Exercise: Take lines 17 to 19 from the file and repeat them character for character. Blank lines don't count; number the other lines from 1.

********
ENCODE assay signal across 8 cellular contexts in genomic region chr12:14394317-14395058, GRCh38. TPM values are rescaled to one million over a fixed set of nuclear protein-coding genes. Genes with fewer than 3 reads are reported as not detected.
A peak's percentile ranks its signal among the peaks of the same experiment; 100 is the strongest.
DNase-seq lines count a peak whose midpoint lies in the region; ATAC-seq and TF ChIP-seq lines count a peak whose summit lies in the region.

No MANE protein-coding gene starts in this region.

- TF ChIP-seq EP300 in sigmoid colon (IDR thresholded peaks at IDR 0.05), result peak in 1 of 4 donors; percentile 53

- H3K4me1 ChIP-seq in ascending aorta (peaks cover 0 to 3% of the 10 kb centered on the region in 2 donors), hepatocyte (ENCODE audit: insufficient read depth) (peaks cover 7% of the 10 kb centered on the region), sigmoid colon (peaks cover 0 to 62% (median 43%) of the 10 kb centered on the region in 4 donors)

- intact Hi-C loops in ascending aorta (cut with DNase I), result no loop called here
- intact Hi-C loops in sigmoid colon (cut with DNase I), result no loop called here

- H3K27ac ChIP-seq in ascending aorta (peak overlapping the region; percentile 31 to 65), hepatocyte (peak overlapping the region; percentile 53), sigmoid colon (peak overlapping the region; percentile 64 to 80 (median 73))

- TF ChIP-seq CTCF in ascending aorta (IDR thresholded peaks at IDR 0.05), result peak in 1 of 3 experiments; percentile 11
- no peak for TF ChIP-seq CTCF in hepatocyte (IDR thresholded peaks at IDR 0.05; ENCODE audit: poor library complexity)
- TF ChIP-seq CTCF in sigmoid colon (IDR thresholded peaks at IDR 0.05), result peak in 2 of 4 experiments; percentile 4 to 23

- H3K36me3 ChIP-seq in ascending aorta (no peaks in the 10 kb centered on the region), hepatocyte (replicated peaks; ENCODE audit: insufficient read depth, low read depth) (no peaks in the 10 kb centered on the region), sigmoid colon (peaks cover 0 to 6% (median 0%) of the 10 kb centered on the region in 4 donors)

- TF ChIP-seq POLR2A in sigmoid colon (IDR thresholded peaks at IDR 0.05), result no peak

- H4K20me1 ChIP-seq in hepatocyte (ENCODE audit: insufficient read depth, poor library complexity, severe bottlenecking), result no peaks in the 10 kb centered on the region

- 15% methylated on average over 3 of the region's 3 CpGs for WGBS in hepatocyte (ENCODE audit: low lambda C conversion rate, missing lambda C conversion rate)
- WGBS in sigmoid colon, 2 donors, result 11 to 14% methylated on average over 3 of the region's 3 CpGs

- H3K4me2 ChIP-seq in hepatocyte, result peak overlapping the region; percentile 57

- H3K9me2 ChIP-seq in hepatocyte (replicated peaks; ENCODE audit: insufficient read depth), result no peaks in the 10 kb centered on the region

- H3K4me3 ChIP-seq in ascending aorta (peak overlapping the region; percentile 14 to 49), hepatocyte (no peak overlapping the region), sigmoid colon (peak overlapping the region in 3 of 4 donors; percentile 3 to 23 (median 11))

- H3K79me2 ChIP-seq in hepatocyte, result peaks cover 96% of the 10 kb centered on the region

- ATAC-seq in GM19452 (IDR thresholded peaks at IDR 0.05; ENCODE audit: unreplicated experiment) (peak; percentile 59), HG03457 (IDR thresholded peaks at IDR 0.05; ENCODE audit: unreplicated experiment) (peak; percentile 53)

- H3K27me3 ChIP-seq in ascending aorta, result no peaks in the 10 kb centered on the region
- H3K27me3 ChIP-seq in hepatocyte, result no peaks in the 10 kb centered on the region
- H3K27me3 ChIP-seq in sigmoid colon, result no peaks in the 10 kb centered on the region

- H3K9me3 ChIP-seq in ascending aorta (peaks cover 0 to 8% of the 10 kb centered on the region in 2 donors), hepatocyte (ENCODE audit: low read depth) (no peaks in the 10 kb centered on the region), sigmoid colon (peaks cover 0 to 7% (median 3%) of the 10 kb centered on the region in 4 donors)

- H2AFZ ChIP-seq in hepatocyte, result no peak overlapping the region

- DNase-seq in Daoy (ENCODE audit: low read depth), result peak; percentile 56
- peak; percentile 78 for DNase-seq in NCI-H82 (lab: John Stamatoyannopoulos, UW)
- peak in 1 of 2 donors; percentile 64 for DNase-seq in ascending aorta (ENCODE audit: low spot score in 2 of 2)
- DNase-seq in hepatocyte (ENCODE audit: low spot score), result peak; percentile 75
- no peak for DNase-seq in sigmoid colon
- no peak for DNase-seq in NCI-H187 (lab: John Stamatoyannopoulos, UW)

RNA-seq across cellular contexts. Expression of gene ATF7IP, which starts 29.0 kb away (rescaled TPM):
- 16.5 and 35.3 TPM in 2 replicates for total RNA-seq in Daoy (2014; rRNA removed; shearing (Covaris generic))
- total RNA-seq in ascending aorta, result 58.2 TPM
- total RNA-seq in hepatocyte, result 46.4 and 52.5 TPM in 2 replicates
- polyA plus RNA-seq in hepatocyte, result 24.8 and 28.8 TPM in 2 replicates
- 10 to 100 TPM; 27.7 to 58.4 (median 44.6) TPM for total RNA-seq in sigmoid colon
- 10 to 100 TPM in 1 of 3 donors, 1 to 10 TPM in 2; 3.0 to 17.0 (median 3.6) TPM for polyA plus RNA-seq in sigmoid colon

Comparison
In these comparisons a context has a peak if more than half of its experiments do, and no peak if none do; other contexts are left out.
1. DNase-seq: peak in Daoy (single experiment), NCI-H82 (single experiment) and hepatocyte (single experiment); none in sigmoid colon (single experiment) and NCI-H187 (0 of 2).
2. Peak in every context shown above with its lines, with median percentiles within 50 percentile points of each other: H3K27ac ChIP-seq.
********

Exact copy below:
- WGBS in sigmoid colon, 2 donors, result 11 to 14% methylated on average over 3 of the region's 3 CpGs

- H3K4me2 ChIP-seq in hepatocyte, result peak overlapping the region; percentile 57

- H3K9me2 ChIP-seq in hepatocyte (replicated peaks; ENCODE audit: insufficient read depth), result no peaks in the 10 kb centered on the region